K9s For Warriors is an organization dedicated to assisting military veterans across the United States, providing Service Dogs for those suffering from the invisible war wounds. In the following article, K9s For Warriors explains how Service Dogs are trained to detect and respond to their handler’s triggers.
When Quinton returned to the U.S. after combat in the Marine Corps, even mundane tasks felt overwhelming. It was difficult physically and mentally for him to complete tasks like going to the grocery store.
Then came Moly.
Quinton instantly connected with Moly, a rescue dog trained by K9s For Warriors to assist with post-traumatic stress disorder (PTSD). There was an immediate bond formed — an unspoken trust. Moly immediately became a companion and an essential guide for Quinton to live his life without the anxiety and fear once connected to completing errands or going to crowded places.
What Moly did was give Quinton nothing less than the gift of living again, he said.
K9s For Warriors explains that Quinton is far from alone. About 8% of people experience some form of PTSD during their lives. Military veterans, first responders, and sexual assault survivors are at a much higher risk of developing PTSD due to the extreme nature of their work and trauma. Of those with PTSD, nearly 37% of cases are considered severe, according to the National Institutes of Health.
Service dogs like Moly are not just helpful for those with PTSD. They are invaluable.
K9s For Warriors Explains More on PTSD
PTSD may develop when one witnesses or experiences one or many traumatic events, whether they are physical or emotionally harmful. PTSD has far-ranging impacts on one’s social, physical, mental, and spiritual well-being.
Many connect PTSD to soldiers experiencing shell shock during times of war, but it can impact those of any background, age, or ethnicity and those with any occupation.
K9s For Warriors explains that PTSD presents itself in many different ways. Commonly, it induces feelings of intense anxiety and disturbing visuals and thoughts tied to an experience even long after it occurs.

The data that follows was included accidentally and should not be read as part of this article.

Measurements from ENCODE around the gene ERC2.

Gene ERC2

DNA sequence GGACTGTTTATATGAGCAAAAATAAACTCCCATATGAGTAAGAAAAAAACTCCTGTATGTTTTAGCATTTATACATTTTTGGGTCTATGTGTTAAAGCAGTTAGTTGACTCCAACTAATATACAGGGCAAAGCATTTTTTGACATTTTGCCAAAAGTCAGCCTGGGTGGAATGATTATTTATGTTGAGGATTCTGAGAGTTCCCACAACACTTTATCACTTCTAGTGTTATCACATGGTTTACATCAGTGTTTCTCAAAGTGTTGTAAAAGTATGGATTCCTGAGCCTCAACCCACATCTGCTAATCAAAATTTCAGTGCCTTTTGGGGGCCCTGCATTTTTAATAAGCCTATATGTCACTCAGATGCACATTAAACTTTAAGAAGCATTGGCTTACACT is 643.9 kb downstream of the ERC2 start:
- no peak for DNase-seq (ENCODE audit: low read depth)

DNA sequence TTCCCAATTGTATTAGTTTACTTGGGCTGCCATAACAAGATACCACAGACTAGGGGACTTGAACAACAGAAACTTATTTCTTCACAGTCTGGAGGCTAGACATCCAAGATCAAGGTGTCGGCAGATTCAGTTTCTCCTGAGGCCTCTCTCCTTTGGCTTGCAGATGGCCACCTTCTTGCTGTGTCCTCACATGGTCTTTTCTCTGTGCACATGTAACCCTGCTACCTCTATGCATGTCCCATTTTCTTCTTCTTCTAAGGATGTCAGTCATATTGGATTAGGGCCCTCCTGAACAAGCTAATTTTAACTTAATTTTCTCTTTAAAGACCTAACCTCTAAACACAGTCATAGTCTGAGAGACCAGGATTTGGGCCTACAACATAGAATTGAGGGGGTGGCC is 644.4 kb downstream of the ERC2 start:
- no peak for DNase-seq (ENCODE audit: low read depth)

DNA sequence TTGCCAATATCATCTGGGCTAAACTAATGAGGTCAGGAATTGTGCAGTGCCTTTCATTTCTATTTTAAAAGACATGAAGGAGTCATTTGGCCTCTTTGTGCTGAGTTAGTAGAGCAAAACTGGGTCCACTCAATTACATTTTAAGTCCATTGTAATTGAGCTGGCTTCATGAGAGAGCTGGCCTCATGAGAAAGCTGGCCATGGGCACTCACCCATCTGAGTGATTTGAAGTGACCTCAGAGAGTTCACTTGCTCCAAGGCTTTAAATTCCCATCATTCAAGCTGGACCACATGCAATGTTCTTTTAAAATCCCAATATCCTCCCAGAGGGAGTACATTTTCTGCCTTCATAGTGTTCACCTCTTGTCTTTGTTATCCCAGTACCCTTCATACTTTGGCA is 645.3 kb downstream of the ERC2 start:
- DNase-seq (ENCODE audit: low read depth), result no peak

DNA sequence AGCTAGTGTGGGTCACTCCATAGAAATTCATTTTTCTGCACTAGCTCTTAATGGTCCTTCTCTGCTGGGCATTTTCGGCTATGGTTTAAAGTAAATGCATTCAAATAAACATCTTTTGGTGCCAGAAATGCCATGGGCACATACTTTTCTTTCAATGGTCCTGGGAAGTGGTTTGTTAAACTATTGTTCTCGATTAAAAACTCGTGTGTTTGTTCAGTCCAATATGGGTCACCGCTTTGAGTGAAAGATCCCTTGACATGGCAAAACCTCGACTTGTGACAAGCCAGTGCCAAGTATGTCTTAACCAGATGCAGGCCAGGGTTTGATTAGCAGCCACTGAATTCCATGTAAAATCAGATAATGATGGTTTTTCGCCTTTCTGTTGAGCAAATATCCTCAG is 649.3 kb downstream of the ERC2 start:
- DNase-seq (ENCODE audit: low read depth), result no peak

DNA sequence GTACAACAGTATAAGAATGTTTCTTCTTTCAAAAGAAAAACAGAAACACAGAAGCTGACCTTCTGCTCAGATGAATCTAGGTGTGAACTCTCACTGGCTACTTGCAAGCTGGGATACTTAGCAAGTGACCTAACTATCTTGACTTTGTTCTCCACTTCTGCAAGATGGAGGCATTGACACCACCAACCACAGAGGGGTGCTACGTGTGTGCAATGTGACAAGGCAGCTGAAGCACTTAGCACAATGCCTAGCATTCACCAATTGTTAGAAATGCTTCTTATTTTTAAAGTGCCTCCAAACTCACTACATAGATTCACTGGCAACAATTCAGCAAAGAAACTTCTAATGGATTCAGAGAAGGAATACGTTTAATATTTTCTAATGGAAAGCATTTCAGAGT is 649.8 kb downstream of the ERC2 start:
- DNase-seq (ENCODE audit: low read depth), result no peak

People suffering with the disorder often display symptoms shared with depression, such as feelings of hopelessness or insurmountable sadness, loneliness, and anger. There may be nightmares or flashbacks. Certain noises may worsen one’s PTSD or trigger symptoms and it can cause those that suffer to be on high alert well after the traumatic event has passed.
Service Dogs and PTSD
K9s For Warriors says treatment for PTSD ranges from medication to various forms of trauma-centric therapy. Often a combination of treatments is needed and effective.
Service Dogs are not the same as emotional support animals. For instance, Service Dogs are covered by the Americans with Disabilities Act, while emotional support animals are not.
These service dogs are a constant support system for their Warriors, but scientists are digging deeper to learn more. The OHAIRE Lab at the University of Arizona College of Veterinary Medicine is conducting research with K9s For Warriors to look at the efficacy of service dogs to measure whether they clinically help reduce symptoms of PTSD, and anxiety.
Anecdotal evidence suggests that Service Dogs indeed do offer unique benefits to veterans who have experienced trauma. Their constant presence and support help their Warriors feel safe and secure, which allows them to regain their dignity and independence.
K9s For Warriors says that if it is sensed that a handler is experiencing flashbacks or damaging repetitive behaviors, Service Dogs can interrupt by licking, nudging, or even laying down on an owner.
Overall, these specially trained companions help their Warrior feel safer in multiple environments and that leads to greater independence and a better quality of life.